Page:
Amy Adams was scheduled to appear on the Today show this week—but her spot was allegedly cancelled right before the interview after she said she didn't want to talk about the Sony hack that revealed the pay disparity between her and her male costars in American Hustle.
It's no secret that celebs are often given a heads up about the questions they'll be asked in interviews, but usually opting out of discussing certain subject matters doesn't lead to the entire interview being cancelled. However, US Weekly reports that, according to a representative from the show, they don't allow guests to put restrictions on questions. "In this case, after hours of discussion we felt uncomfortable with the demands being made, and we determined the best course of action for all parties involved was to cancel the interview," the representative said.
Whether or not an interviewee should be able to decide what questions they're asked is murky ethical territory that has a lot to do with the delicate dance between celebrity culture and journalism. Regardless, the Sony hacks revealed super-sensitive information about the actress' salary (and the pay inequality that exists even in Hollywood), and at the end of the day, she has to protect herself and her career—and if that means saying no to talk show hosts, that's her right. Being in the spotlight doesn't make her obligated to discuss her personal life.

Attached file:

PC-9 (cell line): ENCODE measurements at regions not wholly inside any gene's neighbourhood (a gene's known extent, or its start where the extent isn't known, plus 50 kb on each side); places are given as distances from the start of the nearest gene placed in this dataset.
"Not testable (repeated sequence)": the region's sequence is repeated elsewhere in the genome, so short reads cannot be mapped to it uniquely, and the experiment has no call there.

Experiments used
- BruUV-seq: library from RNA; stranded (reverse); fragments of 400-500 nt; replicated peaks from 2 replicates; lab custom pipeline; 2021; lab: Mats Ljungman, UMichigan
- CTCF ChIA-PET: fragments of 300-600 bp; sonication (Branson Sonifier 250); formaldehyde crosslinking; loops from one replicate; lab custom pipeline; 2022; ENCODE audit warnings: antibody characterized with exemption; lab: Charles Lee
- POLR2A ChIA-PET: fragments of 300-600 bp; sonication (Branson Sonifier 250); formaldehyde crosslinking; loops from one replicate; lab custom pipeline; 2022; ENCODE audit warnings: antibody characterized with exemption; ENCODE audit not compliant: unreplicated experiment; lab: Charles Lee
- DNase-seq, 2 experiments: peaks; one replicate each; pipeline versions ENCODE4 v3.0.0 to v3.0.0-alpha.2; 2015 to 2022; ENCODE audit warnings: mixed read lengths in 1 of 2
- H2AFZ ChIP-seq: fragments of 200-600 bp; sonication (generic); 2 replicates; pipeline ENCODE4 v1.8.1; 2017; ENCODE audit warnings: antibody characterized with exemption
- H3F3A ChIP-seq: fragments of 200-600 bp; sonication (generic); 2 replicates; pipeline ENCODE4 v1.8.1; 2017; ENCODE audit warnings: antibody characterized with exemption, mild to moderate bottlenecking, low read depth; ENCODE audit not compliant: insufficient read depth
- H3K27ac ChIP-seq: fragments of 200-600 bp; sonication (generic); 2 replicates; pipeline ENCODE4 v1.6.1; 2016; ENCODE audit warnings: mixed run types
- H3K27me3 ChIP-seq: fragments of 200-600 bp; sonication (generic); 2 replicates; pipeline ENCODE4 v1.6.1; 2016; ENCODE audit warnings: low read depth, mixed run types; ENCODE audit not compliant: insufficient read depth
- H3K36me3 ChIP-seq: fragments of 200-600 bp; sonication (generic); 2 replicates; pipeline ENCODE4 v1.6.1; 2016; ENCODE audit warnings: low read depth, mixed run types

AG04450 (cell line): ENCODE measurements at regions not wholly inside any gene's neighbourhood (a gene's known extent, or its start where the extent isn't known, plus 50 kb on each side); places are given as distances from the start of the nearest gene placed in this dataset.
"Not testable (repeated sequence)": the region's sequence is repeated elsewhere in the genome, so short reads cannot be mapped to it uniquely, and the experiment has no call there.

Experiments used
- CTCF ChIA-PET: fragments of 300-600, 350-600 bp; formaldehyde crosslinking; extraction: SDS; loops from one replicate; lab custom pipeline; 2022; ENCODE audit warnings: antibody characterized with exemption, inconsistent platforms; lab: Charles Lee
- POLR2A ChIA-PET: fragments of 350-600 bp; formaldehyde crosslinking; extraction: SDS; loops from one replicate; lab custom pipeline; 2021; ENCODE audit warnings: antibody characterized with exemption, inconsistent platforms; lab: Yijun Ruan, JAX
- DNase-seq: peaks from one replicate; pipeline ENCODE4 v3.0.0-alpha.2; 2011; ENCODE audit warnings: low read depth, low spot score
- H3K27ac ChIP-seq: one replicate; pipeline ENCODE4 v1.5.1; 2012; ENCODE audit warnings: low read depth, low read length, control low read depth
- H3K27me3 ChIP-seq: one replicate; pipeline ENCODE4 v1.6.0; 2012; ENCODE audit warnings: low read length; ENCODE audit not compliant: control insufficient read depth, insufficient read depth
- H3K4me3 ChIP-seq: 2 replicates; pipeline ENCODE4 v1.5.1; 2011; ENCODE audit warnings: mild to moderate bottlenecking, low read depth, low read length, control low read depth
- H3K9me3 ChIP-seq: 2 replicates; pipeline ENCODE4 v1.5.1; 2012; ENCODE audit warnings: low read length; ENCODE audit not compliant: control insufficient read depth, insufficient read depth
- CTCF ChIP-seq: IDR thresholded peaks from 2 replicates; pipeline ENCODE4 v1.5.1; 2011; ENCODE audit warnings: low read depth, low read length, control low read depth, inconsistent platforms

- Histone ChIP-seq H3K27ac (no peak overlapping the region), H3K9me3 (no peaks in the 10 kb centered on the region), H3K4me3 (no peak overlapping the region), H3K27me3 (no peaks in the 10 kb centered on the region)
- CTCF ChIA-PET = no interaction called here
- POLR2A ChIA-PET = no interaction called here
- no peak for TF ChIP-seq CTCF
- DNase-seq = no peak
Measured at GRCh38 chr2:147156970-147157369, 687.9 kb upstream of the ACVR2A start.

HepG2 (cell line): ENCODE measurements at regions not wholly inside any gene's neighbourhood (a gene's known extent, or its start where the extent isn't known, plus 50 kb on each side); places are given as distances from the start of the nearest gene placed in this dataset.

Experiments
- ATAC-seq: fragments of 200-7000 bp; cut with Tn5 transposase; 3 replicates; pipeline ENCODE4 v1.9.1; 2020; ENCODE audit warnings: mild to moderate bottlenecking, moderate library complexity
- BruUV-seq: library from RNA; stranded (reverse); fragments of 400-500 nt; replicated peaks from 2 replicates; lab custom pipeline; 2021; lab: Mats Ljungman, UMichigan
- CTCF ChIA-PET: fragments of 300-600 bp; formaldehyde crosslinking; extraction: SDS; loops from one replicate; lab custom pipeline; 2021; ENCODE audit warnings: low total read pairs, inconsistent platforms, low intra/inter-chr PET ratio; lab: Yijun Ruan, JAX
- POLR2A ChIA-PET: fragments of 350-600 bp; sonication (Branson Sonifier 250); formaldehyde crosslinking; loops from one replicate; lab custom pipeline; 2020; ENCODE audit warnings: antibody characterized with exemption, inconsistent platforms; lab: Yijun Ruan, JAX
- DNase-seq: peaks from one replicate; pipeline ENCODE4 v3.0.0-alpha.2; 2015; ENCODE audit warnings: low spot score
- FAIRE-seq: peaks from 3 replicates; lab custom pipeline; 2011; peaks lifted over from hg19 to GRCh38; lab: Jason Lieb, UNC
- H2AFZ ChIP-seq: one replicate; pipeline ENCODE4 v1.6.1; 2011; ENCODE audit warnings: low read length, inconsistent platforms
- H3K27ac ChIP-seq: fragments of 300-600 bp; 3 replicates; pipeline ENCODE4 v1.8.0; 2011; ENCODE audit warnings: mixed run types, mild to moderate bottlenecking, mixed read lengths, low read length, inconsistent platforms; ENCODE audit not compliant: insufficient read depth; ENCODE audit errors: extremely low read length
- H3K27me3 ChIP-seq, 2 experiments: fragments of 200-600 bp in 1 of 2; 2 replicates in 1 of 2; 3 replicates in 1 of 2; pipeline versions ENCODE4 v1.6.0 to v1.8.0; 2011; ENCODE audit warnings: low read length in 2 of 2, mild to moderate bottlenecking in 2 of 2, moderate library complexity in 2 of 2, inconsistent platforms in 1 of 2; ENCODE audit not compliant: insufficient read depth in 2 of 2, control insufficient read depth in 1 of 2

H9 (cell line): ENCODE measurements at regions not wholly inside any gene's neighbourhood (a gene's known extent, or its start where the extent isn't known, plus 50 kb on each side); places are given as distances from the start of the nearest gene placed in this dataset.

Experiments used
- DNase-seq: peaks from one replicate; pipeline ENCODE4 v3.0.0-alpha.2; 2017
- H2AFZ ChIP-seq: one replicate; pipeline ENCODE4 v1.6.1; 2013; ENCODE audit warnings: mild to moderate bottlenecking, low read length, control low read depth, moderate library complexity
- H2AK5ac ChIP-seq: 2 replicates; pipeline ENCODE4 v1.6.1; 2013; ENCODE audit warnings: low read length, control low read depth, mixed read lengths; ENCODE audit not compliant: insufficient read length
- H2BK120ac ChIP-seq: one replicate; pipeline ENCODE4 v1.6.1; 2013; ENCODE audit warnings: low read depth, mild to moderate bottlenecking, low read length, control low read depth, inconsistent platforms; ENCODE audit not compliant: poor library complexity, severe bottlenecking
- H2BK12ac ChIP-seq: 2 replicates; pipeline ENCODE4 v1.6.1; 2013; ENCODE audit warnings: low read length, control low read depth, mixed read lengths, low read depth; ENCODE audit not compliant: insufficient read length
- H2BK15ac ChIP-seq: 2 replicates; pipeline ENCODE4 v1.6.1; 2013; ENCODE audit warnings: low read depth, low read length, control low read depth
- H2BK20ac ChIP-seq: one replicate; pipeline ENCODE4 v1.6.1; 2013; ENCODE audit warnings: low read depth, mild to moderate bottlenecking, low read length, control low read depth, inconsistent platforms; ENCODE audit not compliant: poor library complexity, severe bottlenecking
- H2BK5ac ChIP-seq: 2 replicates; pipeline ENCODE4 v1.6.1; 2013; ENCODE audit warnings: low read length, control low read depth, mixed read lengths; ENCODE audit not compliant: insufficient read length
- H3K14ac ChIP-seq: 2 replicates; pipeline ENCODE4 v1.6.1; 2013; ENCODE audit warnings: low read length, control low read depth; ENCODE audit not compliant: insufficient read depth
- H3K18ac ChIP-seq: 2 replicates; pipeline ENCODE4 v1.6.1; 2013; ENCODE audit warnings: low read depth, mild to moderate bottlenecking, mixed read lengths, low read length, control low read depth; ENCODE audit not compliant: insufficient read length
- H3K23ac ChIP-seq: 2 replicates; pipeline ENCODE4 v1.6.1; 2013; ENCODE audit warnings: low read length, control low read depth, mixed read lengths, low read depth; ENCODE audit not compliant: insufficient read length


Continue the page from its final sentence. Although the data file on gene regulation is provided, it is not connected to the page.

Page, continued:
However, according to Deadline, Adams didn't exactly say no. "Adams didn't refuse to answer the question and she didn't balk," Deadline reports. "Prepared to explain away a scandal she played no role in, Adams was seen live in the orange room, just before she was to be interviewed." Then, the article says, the show pulled her segment.
Interestingly, as Deadline points out, Today didn't try to ask American Hustle co-star Bradley Cooper about the Sony hacks during his appearance on the show. So why was it Adams' burden to talk about what the hack revealed? It would be just as interesting to hear what her higher-paid male costars think of the situation. Instead, the gender inequality revealed by the hacking seems like it's being met with more of the same. (via Us Weekly)